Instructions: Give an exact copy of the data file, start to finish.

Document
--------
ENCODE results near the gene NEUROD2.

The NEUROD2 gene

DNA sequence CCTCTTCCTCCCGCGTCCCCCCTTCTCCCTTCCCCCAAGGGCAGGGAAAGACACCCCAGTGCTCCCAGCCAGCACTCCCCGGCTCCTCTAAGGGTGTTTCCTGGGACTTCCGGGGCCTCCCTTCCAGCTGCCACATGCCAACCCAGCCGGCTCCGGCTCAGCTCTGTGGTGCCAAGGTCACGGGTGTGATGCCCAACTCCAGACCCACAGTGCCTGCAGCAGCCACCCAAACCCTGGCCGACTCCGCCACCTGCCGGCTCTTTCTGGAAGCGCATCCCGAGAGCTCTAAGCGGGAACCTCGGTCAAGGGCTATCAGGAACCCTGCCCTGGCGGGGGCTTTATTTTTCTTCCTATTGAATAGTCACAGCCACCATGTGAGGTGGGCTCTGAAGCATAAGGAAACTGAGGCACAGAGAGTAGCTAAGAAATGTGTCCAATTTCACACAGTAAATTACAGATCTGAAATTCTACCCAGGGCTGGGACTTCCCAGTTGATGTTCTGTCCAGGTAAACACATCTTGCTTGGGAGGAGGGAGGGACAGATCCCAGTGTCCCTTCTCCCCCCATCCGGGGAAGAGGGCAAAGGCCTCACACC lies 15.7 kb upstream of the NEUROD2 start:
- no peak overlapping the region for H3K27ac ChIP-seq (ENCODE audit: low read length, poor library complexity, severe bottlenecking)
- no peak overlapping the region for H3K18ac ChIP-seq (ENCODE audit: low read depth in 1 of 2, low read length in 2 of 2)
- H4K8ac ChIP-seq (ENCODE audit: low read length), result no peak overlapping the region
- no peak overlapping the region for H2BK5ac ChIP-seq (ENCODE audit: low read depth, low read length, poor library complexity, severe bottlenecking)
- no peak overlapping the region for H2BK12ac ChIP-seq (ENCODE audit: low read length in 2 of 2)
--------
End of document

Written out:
ENCODE results near the gene NEUROD2.

The NEUROD2 gene

DNA sequence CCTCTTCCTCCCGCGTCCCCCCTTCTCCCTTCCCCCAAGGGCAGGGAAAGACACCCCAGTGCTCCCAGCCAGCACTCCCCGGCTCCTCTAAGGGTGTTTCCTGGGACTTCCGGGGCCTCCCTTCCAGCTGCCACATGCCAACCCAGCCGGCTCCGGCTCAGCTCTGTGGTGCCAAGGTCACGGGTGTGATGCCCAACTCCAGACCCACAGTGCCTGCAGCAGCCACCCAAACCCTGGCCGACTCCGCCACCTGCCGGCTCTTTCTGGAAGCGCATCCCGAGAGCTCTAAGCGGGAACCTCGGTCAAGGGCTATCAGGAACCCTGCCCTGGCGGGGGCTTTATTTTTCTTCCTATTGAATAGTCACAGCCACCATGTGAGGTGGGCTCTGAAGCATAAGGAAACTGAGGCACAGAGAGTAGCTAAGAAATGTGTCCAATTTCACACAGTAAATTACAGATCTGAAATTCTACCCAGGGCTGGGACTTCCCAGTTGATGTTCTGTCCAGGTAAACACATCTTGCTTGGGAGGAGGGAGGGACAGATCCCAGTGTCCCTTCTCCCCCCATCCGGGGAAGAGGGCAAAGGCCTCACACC lies 15.7 kb upstream of the NEUROD2 start:
- no peak overlapping the region for H3K27ac ChIP-seq (ENCODE audit: low read length, poor library complexity, severe bottlenecking)
- no peak overlapping the region for H3K18ac ChIP-seq (ENCODE audit: low read depth in 1 of 2, low read length in 2 of 2)
- H4K8ac ChIP-seq (ENCODE audit: low read length), result no peak overlapping the region
- no peak overlapping the region for H2BK5ac ChIP-seq (ENCODE audit: low read depth, low read length, poor library complexity, severe bottlenecking)
- no peak overlapping the region for H2BK12ac ChIP-seq (ENCODE audit: low read length in 2 of 2)